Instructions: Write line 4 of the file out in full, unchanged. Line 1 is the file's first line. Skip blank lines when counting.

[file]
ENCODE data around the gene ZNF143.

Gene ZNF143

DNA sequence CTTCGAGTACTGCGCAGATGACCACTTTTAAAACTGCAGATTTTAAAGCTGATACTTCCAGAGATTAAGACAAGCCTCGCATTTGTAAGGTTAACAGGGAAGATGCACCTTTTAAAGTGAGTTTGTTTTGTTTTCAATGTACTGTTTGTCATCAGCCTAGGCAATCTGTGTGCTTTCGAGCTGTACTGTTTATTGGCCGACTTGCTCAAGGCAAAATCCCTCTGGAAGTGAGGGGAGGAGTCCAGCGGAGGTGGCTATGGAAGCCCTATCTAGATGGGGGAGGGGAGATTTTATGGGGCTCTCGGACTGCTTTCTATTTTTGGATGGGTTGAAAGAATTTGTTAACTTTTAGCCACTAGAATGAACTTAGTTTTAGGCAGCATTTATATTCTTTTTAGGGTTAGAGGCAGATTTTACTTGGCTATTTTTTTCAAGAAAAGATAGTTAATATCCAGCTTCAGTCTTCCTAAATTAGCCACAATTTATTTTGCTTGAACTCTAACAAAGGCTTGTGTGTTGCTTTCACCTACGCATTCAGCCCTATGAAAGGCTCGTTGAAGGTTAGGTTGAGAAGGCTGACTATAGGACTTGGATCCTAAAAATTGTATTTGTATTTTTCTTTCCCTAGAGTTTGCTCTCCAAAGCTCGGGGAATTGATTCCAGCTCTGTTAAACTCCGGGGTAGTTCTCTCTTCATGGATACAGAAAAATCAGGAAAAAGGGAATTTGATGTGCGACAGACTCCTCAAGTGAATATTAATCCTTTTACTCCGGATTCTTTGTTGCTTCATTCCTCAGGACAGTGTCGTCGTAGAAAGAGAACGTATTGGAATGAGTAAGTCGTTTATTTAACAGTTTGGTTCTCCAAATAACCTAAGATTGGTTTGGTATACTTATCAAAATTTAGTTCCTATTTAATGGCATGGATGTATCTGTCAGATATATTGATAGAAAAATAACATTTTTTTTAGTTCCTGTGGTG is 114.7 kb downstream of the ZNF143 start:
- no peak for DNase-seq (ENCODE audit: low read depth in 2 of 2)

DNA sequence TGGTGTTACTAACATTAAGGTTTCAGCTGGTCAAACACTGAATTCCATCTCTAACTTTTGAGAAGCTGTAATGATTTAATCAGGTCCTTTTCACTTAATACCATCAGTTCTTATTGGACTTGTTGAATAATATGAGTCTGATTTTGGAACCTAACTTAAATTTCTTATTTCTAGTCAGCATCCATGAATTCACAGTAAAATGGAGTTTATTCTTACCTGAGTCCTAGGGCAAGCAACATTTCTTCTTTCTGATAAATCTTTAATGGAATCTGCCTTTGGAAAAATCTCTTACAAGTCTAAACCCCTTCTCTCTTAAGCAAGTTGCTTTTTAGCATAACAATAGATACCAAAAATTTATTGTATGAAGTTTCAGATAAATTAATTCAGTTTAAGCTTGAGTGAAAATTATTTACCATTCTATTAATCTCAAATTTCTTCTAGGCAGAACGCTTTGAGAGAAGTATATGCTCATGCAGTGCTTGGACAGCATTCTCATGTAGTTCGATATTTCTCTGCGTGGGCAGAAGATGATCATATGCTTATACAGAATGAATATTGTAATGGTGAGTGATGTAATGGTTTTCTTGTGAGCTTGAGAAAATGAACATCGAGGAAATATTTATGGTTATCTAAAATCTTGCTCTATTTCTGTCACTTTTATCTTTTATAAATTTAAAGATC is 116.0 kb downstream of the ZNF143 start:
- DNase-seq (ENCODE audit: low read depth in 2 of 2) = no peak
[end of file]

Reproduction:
- no peak for DNase-seq (ENCODE audit: low read depth in 2 of 2)